The results varied. 32% of the people we spoke to said that they opened their presentation by introducing themselves and their team, while 25% simply introduced themselves.
The others adopted a totally different style, choosing to take a more light-hearted route. 10% decided to start things off with a touch of humour by telling a joke, while 10% chose to assure people that the presentation wouldn’t take too long. 6% sweetened up their audience by handing out chocolates, biscuits or other treats, while 4% made a comment about the weather.
9% chose to reject all the formalities altogether, and dive straight into the good stuff without even starting with an introduction. Bold move.
Nerves are perfectly natural before a presentation. As humans, our minds seem to fixate on all the things that could go wrong. There’s always room for slip ups when you’re stood alone on a stage facing a room of people but odds are, it’ll go much smoother than you initially thought. Most employees have experienced one or more of these in their lives and most come out the other side relatively unscathed. Here’s a lowdown of the most common mishaps of our participators:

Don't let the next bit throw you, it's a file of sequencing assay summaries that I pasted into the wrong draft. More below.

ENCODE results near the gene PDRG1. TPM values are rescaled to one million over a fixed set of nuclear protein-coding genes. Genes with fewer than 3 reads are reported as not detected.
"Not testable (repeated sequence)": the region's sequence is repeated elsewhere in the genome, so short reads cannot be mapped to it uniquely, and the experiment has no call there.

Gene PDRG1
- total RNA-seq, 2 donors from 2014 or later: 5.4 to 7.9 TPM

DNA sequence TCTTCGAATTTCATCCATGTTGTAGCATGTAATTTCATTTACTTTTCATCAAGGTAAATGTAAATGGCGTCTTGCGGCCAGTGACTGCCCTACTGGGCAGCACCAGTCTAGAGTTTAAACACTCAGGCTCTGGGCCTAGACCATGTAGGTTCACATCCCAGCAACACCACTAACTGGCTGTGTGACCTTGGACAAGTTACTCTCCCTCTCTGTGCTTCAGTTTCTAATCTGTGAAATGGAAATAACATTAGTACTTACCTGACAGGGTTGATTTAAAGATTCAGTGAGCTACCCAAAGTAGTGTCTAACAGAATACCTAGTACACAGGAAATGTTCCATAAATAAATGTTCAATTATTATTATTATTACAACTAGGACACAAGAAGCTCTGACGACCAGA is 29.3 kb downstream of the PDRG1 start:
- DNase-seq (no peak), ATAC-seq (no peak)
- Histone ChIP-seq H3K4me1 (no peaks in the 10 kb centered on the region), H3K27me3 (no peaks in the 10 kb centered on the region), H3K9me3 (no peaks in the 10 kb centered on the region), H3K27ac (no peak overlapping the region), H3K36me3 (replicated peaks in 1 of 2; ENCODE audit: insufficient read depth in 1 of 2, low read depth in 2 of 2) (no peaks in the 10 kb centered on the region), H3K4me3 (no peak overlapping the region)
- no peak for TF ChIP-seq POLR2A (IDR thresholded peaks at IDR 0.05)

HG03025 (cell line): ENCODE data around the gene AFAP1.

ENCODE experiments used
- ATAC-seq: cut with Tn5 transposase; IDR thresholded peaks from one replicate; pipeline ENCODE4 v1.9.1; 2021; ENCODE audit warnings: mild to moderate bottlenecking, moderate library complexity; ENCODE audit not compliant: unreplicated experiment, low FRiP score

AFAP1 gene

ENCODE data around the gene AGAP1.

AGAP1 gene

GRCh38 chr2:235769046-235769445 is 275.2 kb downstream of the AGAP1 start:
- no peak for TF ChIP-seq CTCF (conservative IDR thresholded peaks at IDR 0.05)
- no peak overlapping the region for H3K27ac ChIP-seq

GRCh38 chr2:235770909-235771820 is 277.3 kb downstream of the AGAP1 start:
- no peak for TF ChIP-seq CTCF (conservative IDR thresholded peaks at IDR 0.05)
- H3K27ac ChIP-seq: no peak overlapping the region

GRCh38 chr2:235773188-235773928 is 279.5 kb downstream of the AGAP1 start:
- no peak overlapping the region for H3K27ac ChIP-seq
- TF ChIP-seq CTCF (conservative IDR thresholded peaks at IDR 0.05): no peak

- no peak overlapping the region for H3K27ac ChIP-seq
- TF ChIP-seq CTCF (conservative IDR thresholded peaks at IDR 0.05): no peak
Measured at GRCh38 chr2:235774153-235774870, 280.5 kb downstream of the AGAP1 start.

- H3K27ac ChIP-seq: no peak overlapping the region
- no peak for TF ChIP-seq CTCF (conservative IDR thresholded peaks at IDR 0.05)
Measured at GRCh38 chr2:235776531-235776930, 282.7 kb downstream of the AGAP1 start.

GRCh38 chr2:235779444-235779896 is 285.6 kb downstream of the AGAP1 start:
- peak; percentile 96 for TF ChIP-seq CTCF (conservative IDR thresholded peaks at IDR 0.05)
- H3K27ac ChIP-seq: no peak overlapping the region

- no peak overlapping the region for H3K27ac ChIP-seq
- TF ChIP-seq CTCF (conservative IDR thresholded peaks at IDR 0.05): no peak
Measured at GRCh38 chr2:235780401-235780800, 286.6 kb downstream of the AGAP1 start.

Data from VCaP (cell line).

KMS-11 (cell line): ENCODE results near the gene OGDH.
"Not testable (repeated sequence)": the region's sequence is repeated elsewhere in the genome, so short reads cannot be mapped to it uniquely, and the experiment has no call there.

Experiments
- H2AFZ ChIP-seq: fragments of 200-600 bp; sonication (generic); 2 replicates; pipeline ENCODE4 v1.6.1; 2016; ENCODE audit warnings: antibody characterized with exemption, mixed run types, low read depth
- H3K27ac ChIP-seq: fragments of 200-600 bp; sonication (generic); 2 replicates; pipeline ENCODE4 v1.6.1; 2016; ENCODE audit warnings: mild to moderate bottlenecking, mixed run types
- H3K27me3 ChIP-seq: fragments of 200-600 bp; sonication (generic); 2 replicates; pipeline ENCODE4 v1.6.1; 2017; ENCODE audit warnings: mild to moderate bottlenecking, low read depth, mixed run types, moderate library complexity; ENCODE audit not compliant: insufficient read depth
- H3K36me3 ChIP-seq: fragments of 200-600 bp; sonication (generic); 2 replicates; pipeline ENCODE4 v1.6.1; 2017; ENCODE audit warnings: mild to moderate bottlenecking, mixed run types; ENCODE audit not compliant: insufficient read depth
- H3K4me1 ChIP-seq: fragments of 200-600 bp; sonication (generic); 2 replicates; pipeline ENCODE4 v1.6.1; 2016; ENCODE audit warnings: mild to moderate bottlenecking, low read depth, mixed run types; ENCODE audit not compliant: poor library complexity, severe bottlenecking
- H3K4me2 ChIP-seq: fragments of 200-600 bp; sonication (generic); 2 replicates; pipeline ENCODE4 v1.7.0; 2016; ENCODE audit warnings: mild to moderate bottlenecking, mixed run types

- 35% mentioned that they’d experienced technical difficulties relating to their computer, projector, or trying to transfer or load a file that was too big
- 33% found themselves having to make last minute changes
- 27% spotted a typo on one of their slides while they were presenting.
- 18% discovered that members of their audience did not understand the information they were trying to deliver
- Another 18% found that nerves got the better of them and they were unable to deliver their presentation at all